A 'FEMA-level fail': The law professor who coined 'net neutrality' lashes out at the FCC's legal strategy

Tim Wu offers his perspective on the recent decision that struck down the FCC's authority to regulate Internet Service Providers to follow network neutrality principles as ISPs are currently classified. With this ruling, companies like Verizon now have the power to slow down or throttle data from any website that travels to Verizon customers, a power that threatens the future of an open Internet.

What Happened to Transparency?

The New York Times editorial board joined us in lamenting the federal court's awful decision to allow the Department of Justice to continue to keep the interpretation of surveillance law by the Office of Legal Counsel a secret. It was a bad day for democracy, but we've taken the opportunity to renew our vow to keep fighting to disclose vitally important legal opinions to the public.

How To Opt Out of Gmail's Google Plus Integration

Google added a new feature that sends an email in your Gmail inbox if someone sends a message to your Google Plus account, even if they don't know your email address. Many users would prefer it not to be easier for strangers to send messages to their email inbox. Read EFF's guide on how to opt-out of this potentially privacy invasive feature.

Supported by Members

Our members make it possible for EFF to bring legal and technological expertise into crucial battles about online rights. Whether defending free speech online or challenging unconstitutional surveillance, your participation makes a difference. Every donation gives technology users who value freedom online a stronger voice and more formidable advocate.

If you aren't already, please consider becoming an EFF member today.

Donate Today


Editor: April Glaser, Activist

EFFector is a publication of the Electronic Frontier Foundation.

Membership & donation queries: membership@eff.org

General EFF, legal, policy, or online resources queries: info@eff.org


EFF Events

By Alec Finch 18th December 2013 - Courtsey of the EFF

EFF at 30C3

December 27, 2013 - 11:00am to December 30, 2013 - 7:30pm
Hamburg, Germany

EFF is headed to Hamburg for the 30th annual Chaos Communication Congress, the four-day conference on technology, society and utopia. Three members of the EFF staff will give official presentations:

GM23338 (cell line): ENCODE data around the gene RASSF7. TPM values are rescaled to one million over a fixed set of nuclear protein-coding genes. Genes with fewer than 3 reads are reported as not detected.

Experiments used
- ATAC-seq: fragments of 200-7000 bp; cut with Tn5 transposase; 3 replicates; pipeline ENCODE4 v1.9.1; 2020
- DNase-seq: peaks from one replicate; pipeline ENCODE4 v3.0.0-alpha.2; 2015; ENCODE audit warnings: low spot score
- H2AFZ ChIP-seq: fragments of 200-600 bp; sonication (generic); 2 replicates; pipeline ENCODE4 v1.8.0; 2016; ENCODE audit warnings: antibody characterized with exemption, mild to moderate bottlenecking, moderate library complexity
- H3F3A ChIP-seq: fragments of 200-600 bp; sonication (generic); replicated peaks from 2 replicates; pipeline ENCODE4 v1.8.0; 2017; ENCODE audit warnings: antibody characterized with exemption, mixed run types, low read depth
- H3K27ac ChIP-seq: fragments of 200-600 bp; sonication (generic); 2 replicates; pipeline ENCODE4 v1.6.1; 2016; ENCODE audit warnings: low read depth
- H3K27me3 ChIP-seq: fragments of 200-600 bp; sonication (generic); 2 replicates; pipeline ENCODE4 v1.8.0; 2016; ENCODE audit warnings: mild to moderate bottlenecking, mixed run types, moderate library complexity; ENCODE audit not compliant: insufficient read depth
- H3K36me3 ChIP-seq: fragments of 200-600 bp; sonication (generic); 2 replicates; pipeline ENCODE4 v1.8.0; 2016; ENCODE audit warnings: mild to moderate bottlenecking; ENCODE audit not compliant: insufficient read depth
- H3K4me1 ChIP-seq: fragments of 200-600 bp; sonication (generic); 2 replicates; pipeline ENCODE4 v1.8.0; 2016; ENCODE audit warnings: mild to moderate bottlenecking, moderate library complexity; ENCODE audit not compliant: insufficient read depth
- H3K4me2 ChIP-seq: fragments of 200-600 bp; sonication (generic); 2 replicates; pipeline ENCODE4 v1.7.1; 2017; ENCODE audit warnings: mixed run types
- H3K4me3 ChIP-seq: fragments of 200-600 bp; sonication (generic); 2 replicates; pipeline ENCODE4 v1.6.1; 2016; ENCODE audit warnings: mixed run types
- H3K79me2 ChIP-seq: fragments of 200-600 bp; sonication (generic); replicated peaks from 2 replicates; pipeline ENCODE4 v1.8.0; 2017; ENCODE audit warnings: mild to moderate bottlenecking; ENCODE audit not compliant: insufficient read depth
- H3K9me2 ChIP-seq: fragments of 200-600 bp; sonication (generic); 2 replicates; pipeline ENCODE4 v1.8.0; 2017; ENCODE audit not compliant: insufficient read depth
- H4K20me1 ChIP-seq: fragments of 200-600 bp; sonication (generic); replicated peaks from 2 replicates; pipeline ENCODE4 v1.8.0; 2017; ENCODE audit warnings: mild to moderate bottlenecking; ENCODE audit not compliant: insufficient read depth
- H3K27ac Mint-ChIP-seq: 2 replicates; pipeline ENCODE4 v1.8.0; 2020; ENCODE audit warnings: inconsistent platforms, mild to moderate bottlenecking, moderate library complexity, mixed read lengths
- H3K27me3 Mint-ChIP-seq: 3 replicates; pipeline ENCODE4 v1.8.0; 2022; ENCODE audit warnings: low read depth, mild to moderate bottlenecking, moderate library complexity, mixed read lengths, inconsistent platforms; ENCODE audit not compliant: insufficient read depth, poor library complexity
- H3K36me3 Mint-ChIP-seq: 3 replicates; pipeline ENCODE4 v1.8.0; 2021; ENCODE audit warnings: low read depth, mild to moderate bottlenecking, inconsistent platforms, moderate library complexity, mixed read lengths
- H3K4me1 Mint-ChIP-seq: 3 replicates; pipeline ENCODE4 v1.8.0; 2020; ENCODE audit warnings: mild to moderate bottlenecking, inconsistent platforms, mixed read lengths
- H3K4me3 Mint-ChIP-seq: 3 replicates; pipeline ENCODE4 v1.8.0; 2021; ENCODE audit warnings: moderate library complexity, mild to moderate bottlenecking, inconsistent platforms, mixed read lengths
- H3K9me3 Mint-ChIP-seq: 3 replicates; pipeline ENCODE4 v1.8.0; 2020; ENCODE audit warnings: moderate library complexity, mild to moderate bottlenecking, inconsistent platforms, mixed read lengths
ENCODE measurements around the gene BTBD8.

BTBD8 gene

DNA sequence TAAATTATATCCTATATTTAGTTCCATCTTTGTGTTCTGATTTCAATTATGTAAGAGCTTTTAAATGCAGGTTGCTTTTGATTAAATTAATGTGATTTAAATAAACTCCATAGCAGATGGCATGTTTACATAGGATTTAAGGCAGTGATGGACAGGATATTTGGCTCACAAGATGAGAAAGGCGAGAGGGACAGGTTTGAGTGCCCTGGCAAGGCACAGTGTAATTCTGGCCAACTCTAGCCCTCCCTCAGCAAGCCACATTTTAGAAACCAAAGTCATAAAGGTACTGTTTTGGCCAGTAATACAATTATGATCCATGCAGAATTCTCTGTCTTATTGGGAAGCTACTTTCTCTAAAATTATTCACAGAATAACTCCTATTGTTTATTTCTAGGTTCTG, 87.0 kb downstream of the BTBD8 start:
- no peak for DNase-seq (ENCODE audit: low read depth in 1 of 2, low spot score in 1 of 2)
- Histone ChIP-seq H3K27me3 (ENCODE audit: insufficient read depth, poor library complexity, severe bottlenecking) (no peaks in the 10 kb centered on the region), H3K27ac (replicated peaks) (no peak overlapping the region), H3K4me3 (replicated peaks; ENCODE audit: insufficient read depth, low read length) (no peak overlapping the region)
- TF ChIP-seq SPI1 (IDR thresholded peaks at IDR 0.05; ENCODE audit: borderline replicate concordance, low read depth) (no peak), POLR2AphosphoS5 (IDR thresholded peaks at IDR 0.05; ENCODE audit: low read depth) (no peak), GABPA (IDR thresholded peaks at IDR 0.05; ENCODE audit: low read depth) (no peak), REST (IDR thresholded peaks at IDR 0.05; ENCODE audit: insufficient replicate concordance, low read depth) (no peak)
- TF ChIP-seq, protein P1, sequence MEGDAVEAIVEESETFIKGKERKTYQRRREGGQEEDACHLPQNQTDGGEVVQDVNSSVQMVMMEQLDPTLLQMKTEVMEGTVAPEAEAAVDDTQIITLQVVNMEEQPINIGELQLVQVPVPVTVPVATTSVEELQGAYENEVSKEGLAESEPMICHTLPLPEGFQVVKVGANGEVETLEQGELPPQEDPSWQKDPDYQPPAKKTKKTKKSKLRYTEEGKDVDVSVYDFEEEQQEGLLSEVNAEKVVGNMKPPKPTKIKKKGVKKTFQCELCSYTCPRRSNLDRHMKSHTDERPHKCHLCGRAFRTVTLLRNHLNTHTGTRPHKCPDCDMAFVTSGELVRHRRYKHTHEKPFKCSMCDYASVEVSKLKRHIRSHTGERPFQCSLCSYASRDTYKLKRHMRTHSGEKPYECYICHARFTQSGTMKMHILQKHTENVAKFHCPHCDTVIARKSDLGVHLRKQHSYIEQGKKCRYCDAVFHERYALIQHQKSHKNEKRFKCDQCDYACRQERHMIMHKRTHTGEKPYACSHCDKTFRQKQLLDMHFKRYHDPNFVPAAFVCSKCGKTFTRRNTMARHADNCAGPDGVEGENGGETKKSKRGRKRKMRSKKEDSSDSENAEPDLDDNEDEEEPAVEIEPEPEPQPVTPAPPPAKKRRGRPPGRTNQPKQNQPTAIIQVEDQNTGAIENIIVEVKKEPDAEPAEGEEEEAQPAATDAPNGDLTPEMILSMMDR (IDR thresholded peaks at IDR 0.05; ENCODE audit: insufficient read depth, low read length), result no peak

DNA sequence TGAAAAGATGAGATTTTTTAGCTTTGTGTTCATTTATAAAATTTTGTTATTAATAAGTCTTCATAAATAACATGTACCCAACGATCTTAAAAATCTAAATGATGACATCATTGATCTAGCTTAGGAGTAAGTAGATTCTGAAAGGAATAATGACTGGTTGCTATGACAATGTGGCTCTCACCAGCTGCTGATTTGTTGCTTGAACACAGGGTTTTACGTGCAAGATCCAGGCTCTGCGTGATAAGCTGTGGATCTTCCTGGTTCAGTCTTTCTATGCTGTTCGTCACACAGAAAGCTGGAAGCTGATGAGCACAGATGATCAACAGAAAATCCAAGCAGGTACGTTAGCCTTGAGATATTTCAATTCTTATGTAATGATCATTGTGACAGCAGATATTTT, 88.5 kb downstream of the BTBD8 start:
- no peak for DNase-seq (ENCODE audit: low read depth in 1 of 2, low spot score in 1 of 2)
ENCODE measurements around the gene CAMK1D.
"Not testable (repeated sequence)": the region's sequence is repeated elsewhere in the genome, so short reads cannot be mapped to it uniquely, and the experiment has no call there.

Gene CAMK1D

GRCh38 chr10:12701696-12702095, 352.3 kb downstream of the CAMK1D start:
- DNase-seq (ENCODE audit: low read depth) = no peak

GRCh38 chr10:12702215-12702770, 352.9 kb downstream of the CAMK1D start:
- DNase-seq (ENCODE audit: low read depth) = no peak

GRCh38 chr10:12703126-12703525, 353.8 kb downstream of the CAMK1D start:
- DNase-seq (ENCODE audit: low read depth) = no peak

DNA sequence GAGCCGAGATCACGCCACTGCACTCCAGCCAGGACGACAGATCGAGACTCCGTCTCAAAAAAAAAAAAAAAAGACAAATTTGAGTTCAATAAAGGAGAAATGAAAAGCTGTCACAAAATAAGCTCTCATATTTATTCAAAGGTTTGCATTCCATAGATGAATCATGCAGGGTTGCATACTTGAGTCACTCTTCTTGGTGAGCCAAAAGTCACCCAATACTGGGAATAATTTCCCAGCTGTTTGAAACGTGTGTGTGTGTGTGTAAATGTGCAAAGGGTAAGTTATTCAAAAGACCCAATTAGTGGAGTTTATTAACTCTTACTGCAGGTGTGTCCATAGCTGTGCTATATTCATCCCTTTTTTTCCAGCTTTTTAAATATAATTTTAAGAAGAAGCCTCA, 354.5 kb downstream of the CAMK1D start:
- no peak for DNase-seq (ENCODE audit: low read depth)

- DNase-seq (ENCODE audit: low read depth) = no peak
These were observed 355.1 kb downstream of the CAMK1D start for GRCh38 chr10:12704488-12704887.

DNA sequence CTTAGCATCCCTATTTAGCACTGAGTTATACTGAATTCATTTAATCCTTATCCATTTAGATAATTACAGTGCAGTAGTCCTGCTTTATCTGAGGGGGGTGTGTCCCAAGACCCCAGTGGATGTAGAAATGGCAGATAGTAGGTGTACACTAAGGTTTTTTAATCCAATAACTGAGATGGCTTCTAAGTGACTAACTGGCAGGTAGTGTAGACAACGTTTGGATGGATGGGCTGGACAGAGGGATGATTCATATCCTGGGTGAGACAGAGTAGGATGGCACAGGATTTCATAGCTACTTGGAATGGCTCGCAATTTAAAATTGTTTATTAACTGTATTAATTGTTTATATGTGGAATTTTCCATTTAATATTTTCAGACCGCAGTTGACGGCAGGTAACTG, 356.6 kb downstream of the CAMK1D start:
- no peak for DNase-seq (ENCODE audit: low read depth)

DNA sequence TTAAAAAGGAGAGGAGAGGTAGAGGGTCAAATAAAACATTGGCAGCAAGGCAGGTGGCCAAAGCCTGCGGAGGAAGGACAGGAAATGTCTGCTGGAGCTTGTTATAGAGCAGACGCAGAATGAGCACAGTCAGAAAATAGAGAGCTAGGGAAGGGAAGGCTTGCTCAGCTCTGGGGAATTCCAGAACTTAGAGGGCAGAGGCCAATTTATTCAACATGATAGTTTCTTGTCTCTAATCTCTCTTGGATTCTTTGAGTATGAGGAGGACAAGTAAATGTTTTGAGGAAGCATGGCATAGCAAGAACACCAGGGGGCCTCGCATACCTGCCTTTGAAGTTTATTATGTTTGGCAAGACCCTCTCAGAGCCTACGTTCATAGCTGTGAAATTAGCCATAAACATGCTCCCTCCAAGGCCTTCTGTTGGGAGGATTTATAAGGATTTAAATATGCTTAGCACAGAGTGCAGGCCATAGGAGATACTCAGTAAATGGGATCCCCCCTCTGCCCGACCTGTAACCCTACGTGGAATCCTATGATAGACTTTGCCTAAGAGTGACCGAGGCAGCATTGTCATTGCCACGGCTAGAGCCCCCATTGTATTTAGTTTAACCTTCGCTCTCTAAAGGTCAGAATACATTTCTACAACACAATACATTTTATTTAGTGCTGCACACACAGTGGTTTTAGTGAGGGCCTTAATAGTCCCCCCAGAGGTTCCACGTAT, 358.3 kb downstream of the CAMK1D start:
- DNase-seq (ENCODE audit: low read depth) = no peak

• Disclosure DOs, Disclosure DON'Ts, 12/28, 23:00

    Staff Attorney Nate Cardozo will give a talk focusing on responsible disclosure best and worst practices from both legal and practical perspectives. He'll provide usable advice, both positive and negative, and answer any questions the audience has on best practices.

  • The Internet Doesn't Need Another Security Guide/The Internet Needs Another Security Guide, 12/29, 20:30

    Global Policy Analyst Eva Galperin will present tips on creating Internet privacy and security resources that "don't suck," and survey the current Internet privacy guide landscape and discuss the perils and pitfalls of creating this type of resource, using the Electronic Frontier Foundation's Surveillance Self Defense project as a case study.

  • Through a PRISM, Darkly, 12/30, 14:00

    Senior Staff Attorney Kurt Opsahl will present, in one hour, everything we know about NSA spying so far. He will describe how the NSA spying program works, the underlying technologies, the targeting procedures (how they decide who to focus on), the minimization procedures (how they decide which information to discard), and help you makes sense of the many code names and acronyms in the news.




Good News, America. We're One Giant Step Closer to Patent Reform!

5th December - Julie Samuels EFF

Good news! Today, the House of Representatives voted 325-91 in favor of the Innovation Act, the best troll-killing bill we've seen yet. And earlier this week the White House put out a strong statement in support of the legislation. All that's left is the Senate, which has promised to take up the issue before the end of this year.

The Innovation Act isn't perfect. It doesn't go nearly far enough to reform the demand letter problem. Its provisions protecting consumers and end-users, while present, aren't as robust as we would hope. And it dropped expanded covered business method review, a provision that would have helped ensure that the Patent Office issues fewer patents for "inventions" that aren't particularly inventive.

For more information please read



Stop the NSA "Fake Fix" Bill - Other News and EFF Events November 2013

By Alec Finch 11th November 2013 - Courtsey of the EFF

Stop the NSA "Fake Fix" Bill

Senator Dianne Feinstein, Chair of the Senate Intelligence Committee, has introduced a bill designed to bolster some of the worst NSA surveillance programs and grant new authority to the NSA to engage in surveillance. Senator Feinstein is touting this proposal as a way to address the problems with uncontrolled NSA spying, but don’t be fooled: it’s a fake fix. The Fake Fix is already out of committee and the Senate could begin voting on it soon. Please act quickly to help us defeat this terrible bill.

If you're outside the US, you can take action by telling companies to demand accountability and transparency.

Rally Against Mass Surveillance: Inspiring Pics from the Historic Demonstration


Last month thousands converged in Washington D.C. in a demonstration against the National Security Agency's mass surveillance.


We delivered hundreds of thousands of signatures from concerned individuals to Congress.

EFF Updates

How Can the New York Times Endorse an Agreement the Public Can't Read?